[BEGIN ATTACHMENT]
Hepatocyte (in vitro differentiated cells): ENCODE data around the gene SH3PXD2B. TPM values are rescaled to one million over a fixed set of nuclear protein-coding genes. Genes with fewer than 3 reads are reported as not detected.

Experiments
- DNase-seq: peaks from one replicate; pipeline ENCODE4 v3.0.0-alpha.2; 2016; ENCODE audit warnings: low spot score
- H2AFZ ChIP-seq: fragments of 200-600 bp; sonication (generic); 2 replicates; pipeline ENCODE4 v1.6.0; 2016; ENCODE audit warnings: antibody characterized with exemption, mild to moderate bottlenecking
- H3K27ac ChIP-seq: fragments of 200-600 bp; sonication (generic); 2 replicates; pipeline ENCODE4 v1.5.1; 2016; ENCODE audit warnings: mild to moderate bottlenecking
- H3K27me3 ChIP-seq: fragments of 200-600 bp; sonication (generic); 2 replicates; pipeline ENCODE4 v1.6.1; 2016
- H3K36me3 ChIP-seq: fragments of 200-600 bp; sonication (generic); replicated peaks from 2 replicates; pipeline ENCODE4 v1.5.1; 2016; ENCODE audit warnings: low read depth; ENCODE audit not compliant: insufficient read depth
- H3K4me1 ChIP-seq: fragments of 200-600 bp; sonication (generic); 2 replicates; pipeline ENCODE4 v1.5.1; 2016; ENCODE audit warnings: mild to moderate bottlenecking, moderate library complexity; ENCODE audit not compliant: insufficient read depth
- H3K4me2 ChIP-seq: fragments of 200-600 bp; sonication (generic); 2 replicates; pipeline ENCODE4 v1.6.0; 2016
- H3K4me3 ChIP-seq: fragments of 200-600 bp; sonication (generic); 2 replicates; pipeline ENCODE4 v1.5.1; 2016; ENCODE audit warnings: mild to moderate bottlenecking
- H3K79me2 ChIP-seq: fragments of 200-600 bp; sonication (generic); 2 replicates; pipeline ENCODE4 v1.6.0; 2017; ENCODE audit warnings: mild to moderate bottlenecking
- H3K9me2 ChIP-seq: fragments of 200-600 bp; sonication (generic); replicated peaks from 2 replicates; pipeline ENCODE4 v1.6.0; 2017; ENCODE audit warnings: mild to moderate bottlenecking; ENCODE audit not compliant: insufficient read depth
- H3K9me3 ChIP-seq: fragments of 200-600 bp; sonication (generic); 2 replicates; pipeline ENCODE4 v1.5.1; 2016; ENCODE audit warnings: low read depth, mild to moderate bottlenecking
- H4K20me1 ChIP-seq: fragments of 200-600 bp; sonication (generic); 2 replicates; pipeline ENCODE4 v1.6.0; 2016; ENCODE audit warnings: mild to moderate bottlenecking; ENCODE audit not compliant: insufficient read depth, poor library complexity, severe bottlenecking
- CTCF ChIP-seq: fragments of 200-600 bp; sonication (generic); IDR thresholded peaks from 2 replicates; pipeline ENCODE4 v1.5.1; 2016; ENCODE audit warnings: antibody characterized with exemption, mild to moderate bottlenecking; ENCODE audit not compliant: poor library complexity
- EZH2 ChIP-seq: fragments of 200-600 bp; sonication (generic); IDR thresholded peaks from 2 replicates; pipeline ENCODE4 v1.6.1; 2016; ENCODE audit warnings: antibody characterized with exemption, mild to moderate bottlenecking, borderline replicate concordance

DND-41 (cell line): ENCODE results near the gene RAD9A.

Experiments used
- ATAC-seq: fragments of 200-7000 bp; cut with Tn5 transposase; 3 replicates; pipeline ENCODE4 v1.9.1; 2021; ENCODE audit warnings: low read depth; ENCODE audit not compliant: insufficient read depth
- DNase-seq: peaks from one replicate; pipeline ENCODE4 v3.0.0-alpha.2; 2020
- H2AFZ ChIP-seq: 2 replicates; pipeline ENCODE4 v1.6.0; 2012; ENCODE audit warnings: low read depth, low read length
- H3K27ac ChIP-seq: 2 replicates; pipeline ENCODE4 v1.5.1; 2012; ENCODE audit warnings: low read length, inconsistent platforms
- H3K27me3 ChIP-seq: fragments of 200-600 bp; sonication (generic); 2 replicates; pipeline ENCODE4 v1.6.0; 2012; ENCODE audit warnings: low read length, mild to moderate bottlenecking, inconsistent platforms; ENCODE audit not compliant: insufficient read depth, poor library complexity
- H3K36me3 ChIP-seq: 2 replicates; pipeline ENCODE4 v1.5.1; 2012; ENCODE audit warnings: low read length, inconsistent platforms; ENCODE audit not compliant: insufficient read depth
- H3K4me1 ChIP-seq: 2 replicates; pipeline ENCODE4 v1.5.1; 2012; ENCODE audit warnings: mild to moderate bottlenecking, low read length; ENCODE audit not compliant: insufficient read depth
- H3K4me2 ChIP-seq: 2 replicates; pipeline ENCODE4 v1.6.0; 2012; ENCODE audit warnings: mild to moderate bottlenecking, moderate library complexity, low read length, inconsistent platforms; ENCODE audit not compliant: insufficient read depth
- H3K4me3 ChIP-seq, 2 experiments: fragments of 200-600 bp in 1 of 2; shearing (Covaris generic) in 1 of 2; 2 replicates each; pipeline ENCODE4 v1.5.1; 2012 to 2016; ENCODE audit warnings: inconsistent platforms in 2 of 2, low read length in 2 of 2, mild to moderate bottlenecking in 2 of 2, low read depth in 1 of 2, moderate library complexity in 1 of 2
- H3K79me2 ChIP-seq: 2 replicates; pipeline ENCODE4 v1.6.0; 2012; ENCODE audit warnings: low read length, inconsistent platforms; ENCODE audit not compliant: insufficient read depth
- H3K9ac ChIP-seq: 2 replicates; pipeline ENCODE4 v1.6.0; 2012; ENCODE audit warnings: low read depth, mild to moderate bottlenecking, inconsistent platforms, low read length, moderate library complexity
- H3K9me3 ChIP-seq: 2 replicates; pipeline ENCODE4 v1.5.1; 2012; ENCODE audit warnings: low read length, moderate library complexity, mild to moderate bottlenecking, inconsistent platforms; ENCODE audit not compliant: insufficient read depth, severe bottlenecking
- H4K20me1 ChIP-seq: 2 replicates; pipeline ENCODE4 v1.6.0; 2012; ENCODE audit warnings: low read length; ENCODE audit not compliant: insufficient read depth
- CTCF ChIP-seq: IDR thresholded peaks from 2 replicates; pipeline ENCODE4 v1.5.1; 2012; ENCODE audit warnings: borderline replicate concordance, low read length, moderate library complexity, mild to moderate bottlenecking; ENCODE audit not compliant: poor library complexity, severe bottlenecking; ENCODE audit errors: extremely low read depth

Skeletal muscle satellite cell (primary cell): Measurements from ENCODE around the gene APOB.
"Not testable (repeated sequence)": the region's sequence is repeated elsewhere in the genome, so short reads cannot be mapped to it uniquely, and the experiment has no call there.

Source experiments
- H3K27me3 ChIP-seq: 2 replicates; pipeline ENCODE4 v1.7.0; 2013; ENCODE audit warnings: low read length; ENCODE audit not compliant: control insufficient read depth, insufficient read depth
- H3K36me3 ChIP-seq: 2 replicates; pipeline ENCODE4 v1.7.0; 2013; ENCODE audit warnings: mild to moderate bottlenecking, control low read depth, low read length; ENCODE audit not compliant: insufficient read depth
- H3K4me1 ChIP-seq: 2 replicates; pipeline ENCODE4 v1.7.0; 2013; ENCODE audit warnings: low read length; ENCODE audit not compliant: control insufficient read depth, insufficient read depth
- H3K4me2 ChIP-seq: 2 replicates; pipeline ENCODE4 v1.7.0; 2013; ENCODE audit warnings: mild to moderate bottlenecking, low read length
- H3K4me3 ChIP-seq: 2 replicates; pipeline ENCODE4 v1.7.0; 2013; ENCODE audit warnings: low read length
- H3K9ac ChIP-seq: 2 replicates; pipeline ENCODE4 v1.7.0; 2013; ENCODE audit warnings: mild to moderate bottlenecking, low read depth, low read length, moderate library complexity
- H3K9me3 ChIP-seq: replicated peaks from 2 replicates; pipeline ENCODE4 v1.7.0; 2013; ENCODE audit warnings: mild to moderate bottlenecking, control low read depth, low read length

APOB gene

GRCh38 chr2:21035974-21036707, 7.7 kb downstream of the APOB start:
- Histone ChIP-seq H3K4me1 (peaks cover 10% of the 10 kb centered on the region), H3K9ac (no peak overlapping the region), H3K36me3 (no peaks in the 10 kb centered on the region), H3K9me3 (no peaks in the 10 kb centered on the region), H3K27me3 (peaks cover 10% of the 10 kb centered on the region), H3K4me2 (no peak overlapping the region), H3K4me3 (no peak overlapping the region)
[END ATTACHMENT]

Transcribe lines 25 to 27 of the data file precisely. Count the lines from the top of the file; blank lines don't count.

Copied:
- H3K4me1 ChIP-seq: 2 replicates; pipeline ENCODE4 v1.5.1; 2012; ENCODE audit warnings: mild to moderate bottlenecking, low read length; ENCODE audit not compliant: insufficient read depth
- H3K4me2 ChIP-seq: 2 replicates; pipeline ENCODE4 v1.6.0; 2012; ENCODE audit warnings: mild to moderate bottlenecking, moderate library complexity, low read length, inconsistent platforms; ENCODE audit not compliant: insufficient read depth
- H3K4me3 ChIP-seq, 2 experiments: fragments of 200-600 bp in 1 of 2; shearing (Covaris generic) in 1 of 2; 2 replicates each; pipeline ENCODE4 v1.5.1; 2012 to 2016; ENCODE audit warnings: inconsistent platforms in 2 of 2, low read length in 2 of 2, mild to moderate bottlenecking in 2 of 2, low read depth in 1 of 2, moderate library complexity in 1 of 2